Mac Newbie - Questions re Windows/Office

Discussion in 'Mac Basics and Help' started by julesg88, Sep 9, 2013.

  1. julesg88 macrumors newbie

    Sep 9, 2013
    Hi there,

    I'm considering buying my first Mac (Macbook Air) and am wondering whether it is possible to set it up in a way that allows me to do the following:

    - Run Windows through virtualization software and use Microsoft Office (especially Excel) in it. I know this is possible, but how smooth and fast is the experience? Is there any time lag (e.g. when typing)? Is it possible to set up a shortcut in Mac OS that directly brings up the virtualized Windows Excel?

    - Use all the standard Windows keyboard shortcuts for Excel (Do all the Windows shortcuts work on the mac keyboard? I'm a Excel Poweruser and need them)

    - Have the virtualized windows software access all the files I have on my mac (is this a problem due to different hard drive formatting?)

    Configuration questions:
    - Should I go for 8GB or 4GB of RAM? (Mainly office work, sometimes foto editing)
    - How much space will be left for actual use when I choose the 128 GB drive? (After Mac OS plus Windows 7 virtualizied)

    Thanks a lot in advance!!
  2. saturnotaku macrumors 68000

    Mar 4, 2013
    Everything you're looking to do is possible through virtualization. You can even store your Windows files within the virtual machine itself; while they technically reside on your Mac's hard drive, there are no issues in terms of read/write capability. As far as the hardware goes, 8 GB of RAM is essential as you should dedicate at least 4 GB to Windows. As far as hard drive space goes, if you're not going to be doing too much else, you could get away with 128 GB. For later on down the road, though, the 256 GB model would be a wiser investment.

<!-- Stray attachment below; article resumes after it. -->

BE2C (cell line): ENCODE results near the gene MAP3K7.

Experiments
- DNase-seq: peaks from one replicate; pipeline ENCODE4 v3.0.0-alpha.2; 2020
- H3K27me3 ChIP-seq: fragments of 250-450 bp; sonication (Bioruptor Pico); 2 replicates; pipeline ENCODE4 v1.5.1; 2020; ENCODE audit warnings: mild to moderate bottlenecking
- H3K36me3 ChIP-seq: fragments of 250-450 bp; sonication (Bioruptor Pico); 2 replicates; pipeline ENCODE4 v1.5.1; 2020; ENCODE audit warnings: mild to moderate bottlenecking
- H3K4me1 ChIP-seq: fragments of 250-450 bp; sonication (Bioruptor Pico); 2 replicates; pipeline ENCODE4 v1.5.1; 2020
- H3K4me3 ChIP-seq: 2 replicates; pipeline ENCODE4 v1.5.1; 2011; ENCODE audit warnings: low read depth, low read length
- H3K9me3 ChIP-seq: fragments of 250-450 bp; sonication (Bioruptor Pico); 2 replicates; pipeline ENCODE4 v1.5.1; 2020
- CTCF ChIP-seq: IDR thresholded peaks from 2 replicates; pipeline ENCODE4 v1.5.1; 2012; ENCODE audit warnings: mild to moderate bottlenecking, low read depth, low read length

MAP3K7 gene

At the same time, have you considered one of the newer high-resolution Windows-based ultrabooks? For roughly the same money as you would spend on the Air, there are several alternatives with screens that are better suited for what you're looking to do, such as the Asus UX31A.
  3. julesg88 thread starter macrumors newbie

    Sep 9, 2013
    Thank you.

    I came to look at the 2013 MBA mainly due to its incredible battery life (hope it gets even better with Mavericks), and due to its "overall build quality".
    Not sure I can get something similar with a Windows based laptop at the moment...

  4. samh macrumors 6502

    Oct 29, 2009
    8 GB for running virtualization software is a must-have. Clarifying saturnotaku, the 4 GB "dedicated" to Windows is only while the Virtual Machine is running. All modern VM host software allows you to do as you want, including accessing files on your Mac.

    As far as the shortcut keys, yes this is fine as well while you're within the VM. The shortcuts for the Mac Office software may be different than the Windows equivalent, but you'll be running the standard Windows versions within the VM so no problem. The only slightly weird thing is this… On the Mac, the main shortcut key (i.e. for the things you usually use the Control key for on Windows) is the Command key. On a Mac keyboard, the Command key is directly next to the spacebar. The control key is toward the outside of the keyboard on that row, as it would be for a Windows keyboard. So that's technically not different for you. But it always takes me a moment to adjust when I go between Mac and Windows, because that shortcut key is just different. Most VM software I believe allows you to map the Command to Control key if you want.

    I use Parallels on my personal machine and for things like Office, I experience no noticeable lag (I have a mid-2009 MacBook Pro). I've also used Sun's VirtualBox, which is free, and didn't have problems with it, either. I believe Parallels will allow you to open Excel directly from a shortcut on the Mac side, although I've never used this feature.

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